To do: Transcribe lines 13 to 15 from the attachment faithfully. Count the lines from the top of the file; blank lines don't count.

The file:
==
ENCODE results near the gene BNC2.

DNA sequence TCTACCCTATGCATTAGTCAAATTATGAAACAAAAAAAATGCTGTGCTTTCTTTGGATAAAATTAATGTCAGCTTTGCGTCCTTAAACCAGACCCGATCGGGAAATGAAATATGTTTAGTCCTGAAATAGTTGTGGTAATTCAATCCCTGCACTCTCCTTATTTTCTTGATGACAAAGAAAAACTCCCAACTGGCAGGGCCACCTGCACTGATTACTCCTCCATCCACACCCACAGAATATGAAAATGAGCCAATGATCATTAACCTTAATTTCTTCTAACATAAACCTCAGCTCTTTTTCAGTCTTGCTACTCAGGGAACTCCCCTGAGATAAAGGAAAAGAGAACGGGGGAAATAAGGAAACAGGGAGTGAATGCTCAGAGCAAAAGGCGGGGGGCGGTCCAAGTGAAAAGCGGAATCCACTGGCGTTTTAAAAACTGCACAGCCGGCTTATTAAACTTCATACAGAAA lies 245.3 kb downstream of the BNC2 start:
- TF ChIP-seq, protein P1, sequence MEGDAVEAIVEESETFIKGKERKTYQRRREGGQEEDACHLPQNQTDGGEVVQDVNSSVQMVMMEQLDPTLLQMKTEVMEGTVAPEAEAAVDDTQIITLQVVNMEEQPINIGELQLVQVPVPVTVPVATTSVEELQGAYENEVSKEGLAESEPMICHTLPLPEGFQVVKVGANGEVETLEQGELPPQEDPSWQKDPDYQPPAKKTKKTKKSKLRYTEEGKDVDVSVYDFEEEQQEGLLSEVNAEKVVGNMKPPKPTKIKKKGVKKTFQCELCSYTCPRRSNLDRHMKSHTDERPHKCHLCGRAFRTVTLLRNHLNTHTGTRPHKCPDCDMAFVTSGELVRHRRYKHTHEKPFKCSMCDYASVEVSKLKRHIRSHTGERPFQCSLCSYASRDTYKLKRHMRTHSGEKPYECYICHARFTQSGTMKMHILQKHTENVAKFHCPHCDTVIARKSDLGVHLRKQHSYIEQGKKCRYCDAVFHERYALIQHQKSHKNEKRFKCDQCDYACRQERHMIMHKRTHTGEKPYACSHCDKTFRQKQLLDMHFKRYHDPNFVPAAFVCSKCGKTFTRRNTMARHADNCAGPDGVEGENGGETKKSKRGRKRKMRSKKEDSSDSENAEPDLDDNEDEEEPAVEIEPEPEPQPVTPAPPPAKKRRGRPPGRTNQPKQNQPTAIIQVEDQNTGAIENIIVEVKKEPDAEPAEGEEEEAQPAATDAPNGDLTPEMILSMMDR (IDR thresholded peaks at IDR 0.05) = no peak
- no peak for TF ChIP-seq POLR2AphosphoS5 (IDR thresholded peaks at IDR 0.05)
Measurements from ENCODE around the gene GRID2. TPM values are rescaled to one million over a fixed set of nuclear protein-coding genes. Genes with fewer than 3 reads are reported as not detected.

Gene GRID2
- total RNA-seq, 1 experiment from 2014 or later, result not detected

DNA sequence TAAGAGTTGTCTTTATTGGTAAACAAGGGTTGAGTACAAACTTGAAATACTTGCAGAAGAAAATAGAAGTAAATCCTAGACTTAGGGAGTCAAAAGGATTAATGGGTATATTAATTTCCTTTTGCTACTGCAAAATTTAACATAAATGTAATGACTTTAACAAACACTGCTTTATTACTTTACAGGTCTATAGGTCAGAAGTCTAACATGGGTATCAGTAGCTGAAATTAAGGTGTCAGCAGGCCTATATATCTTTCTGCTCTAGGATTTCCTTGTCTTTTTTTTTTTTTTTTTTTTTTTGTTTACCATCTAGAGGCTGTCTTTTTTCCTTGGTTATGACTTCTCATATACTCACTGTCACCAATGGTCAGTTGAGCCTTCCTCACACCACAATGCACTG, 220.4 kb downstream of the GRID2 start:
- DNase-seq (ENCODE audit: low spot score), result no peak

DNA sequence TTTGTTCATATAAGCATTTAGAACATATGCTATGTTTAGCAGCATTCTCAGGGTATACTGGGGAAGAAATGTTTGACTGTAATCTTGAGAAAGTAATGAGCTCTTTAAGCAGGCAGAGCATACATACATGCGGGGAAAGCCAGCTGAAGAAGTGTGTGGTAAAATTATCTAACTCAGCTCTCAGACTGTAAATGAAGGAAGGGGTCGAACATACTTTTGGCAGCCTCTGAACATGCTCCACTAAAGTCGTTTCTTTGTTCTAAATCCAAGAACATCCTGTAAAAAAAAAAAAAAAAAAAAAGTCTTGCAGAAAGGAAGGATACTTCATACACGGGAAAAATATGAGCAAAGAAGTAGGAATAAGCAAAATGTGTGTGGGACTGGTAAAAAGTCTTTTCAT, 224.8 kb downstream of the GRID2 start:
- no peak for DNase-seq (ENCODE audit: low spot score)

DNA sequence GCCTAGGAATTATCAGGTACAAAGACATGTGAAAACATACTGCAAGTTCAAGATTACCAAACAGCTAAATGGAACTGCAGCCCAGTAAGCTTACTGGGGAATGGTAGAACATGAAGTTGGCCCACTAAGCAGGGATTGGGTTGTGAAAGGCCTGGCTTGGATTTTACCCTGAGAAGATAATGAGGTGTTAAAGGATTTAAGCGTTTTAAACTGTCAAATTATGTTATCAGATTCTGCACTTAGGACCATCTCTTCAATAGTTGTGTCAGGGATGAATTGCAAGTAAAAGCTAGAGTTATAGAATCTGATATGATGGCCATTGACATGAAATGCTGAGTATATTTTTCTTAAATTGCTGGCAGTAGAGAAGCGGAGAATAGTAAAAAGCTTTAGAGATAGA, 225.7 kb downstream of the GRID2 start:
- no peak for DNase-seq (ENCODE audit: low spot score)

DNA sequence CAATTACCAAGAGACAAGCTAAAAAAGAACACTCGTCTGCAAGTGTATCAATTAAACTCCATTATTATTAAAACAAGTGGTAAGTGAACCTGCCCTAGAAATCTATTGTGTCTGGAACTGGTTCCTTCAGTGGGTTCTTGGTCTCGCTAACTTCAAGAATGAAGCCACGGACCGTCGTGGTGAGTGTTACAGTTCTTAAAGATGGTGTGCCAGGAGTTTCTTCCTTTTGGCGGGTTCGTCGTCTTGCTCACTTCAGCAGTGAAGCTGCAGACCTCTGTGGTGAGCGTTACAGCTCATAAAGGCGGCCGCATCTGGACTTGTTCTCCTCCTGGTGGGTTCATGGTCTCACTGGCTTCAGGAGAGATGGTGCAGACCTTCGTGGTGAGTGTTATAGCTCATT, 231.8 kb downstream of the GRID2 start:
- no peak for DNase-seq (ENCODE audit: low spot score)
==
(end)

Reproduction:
- no peak for DNase-seq (ENCODE audit: low spot score)

DNA sequence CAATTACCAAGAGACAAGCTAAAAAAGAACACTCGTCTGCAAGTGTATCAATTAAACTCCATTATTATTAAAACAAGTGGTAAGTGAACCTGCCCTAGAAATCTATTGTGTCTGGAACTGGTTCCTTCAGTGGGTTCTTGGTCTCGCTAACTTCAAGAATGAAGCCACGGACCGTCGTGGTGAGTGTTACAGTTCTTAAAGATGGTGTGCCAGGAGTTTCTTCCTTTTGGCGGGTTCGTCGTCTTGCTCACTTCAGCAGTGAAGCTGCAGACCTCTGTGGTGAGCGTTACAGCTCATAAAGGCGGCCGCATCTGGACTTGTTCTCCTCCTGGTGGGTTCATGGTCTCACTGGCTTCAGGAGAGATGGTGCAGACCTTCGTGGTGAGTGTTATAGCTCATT, 231.8 kb downstream of the GRID2 start:
- no peak for DNase-seq (ENCODE audit: low spot score)